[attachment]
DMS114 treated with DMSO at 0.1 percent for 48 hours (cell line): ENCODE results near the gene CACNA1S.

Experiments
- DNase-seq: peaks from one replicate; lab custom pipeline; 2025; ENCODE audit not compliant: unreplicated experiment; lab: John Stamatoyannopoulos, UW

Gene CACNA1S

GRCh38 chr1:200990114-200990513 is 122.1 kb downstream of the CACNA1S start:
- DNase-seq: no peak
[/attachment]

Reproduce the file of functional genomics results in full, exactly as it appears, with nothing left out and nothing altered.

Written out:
DMS114 treated with DMSO at 0.1 percent for 48 hours (cell line): ENCODE results near the gene CACNA1S.

Experiments
- DNase-seq: peaks from one replicate; lab custom pipeline; 2025; ENCODE audit not compliant: unreplicated experiment; lab: John Stamatoyannopoulos, UW

Gene CACNA1S

GRCh38 chr1:200990114-200990513 is 122.1 kb downstream of the CACNA1S start:
- DNase-seq: no peak